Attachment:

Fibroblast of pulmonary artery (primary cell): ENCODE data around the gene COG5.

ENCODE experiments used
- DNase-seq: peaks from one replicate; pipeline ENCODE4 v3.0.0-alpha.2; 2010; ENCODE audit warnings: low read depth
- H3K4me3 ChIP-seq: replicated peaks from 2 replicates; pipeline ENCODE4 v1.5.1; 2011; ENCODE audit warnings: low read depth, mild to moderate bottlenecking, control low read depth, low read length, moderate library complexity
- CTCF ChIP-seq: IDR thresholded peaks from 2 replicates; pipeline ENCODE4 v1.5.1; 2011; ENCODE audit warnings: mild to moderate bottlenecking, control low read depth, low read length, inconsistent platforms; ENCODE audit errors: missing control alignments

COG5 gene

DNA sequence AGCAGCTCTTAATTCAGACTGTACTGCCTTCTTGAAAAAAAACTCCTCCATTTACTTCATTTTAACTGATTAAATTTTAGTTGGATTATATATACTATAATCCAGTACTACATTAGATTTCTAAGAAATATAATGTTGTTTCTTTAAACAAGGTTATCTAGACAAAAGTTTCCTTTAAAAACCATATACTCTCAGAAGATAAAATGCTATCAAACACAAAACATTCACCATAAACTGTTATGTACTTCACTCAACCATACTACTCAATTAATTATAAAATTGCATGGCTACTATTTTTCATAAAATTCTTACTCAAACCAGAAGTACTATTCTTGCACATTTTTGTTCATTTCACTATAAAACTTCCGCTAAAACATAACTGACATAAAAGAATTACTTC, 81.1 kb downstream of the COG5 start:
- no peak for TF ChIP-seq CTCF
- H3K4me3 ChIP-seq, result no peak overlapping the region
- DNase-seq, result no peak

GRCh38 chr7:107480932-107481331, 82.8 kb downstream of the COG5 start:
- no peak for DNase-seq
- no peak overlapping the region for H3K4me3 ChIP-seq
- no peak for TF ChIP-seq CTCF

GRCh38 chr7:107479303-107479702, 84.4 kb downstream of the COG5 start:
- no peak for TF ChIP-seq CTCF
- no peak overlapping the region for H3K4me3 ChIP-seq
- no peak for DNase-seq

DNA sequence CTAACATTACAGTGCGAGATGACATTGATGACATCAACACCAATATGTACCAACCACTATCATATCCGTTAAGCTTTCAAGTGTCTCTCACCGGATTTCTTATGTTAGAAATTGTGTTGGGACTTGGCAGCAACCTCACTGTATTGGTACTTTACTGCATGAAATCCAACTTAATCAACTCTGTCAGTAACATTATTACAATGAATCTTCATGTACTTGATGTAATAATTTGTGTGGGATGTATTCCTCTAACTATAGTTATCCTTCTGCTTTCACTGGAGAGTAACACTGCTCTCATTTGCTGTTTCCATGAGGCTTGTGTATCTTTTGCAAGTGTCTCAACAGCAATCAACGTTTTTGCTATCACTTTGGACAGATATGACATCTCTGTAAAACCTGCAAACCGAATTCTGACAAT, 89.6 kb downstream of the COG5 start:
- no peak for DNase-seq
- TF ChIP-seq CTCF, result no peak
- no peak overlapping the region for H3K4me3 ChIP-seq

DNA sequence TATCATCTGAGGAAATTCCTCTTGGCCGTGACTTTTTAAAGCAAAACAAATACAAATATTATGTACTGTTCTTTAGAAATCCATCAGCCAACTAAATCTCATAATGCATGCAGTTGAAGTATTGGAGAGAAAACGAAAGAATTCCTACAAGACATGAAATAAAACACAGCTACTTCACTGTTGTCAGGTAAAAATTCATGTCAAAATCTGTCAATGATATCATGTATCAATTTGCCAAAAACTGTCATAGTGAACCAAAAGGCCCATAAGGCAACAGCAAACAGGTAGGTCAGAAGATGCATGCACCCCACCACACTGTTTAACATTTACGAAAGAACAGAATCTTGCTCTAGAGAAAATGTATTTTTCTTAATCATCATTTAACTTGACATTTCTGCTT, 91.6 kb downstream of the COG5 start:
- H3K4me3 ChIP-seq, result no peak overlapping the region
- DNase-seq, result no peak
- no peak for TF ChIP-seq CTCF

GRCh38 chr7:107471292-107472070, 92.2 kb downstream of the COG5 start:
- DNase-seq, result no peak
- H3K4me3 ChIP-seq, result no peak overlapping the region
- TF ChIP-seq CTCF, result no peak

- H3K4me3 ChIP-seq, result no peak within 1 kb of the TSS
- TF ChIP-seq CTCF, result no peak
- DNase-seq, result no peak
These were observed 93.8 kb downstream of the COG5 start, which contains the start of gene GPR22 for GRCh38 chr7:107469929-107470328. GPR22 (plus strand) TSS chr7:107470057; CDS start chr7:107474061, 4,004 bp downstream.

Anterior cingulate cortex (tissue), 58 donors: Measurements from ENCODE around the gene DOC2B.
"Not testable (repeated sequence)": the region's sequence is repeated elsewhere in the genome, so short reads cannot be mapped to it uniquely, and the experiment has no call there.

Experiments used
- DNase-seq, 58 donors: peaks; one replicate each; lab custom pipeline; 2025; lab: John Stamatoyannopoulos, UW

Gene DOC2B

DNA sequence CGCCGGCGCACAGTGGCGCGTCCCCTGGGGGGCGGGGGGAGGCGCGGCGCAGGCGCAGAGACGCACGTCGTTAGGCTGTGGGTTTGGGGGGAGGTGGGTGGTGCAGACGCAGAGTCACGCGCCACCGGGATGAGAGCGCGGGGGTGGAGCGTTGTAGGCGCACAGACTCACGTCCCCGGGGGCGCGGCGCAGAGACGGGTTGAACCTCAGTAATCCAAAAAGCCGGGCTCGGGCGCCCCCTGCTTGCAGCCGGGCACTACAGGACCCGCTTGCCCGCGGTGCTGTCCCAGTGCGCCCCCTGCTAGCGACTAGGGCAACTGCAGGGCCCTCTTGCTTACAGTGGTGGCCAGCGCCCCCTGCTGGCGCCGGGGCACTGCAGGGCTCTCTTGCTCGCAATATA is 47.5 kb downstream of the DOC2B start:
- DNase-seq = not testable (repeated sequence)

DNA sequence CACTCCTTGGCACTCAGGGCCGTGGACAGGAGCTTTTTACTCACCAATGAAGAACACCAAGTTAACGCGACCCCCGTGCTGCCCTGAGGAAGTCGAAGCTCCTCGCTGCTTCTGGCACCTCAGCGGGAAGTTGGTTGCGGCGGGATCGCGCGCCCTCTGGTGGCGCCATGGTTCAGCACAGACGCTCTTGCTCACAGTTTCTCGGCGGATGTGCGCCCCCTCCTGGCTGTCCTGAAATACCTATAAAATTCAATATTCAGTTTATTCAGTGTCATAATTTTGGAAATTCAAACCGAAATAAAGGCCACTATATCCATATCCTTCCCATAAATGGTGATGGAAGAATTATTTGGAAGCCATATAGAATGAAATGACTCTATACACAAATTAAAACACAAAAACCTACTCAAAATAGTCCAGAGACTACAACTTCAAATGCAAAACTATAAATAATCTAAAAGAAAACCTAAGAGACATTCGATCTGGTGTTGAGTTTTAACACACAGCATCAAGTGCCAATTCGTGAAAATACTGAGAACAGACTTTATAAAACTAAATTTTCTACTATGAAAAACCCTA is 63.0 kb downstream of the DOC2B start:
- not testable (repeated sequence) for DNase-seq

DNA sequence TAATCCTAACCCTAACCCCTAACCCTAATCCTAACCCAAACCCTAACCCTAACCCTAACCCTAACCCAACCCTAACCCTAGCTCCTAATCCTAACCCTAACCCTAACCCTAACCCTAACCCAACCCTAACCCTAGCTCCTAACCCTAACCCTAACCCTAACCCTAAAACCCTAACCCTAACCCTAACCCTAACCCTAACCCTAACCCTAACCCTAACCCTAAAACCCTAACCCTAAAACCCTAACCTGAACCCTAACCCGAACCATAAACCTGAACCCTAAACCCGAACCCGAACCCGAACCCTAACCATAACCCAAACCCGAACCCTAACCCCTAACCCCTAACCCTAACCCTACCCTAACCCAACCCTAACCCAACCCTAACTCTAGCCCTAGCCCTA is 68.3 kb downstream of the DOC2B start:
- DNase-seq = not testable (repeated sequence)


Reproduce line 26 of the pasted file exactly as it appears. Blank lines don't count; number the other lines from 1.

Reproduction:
- no peak for TF ChIP-seq CTCF